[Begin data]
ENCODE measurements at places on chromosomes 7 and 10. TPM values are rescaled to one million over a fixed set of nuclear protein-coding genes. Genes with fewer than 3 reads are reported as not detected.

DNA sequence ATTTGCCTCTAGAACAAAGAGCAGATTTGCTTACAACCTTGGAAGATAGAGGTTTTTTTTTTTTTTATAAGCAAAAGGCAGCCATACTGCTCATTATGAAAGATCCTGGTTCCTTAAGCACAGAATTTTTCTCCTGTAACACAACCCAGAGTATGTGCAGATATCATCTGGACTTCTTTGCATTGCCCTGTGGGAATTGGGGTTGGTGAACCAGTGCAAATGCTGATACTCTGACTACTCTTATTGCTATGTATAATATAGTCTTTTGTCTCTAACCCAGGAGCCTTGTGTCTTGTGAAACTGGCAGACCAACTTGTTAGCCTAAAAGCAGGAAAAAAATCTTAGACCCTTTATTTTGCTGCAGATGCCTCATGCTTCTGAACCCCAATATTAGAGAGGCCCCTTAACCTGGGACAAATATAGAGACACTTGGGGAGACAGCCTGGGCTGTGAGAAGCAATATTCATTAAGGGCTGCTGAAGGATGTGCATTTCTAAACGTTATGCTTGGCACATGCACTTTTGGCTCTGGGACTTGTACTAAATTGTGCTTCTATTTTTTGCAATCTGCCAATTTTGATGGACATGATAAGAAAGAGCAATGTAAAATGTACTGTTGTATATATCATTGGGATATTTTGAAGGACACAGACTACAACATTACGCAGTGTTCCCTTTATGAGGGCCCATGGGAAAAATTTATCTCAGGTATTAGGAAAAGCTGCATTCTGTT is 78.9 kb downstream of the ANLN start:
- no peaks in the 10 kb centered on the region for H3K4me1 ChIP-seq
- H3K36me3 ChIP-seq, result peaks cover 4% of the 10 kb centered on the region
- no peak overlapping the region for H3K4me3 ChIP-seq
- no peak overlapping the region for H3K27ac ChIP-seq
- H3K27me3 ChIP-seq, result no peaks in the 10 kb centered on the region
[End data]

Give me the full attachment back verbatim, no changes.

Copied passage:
ENCODE measurements at places on chromosomes 7 and 10. TPM values are rescaled to one million over a fixed set of nuclear protein-coding genes. Genes with fewer than 3 reads are reported as not detected.

DNA sequence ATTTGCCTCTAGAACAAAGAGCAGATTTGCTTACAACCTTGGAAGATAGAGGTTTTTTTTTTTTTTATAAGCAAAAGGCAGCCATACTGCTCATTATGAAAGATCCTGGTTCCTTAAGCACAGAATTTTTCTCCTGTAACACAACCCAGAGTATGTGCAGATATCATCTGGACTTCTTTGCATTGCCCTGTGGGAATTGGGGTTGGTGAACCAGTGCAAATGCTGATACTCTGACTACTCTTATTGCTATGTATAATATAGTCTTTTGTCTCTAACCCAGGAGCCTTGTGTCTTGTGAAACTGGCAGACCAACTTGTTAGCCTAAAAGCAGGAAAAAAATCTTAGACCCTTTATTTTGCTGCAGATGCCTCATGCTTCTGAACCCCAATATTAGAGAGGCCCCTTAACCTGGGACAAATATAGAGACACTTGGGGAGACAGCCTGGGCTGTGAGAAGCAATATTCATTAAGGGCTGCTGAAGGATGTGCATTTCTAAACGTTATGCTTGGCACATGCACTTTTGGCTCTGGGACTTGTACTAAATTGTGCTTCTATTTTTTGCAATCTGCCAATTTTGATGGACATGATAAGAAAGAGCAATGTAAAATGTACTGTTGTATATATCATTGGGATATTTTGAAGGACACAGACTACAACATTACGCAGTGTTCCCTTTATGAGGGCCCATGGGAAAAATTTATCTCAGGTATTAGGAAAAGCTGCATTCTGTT is 78.9 kb downstream of the ANLN start:
- no peaks in the 10 kb centered on the region for H3K4me1 ChIP-seq
- H3K36me3 ChIP-seq, result peaks cover 4% of the 10 kb centered on the region
- no peak overlapping the region for H3K4me3 ChIP-seq
- no peak overlapping the region for H3K27ac ChIP-seq
- H3K27me3 ChIP-seq, result no peaks in the 10 kb centered on the region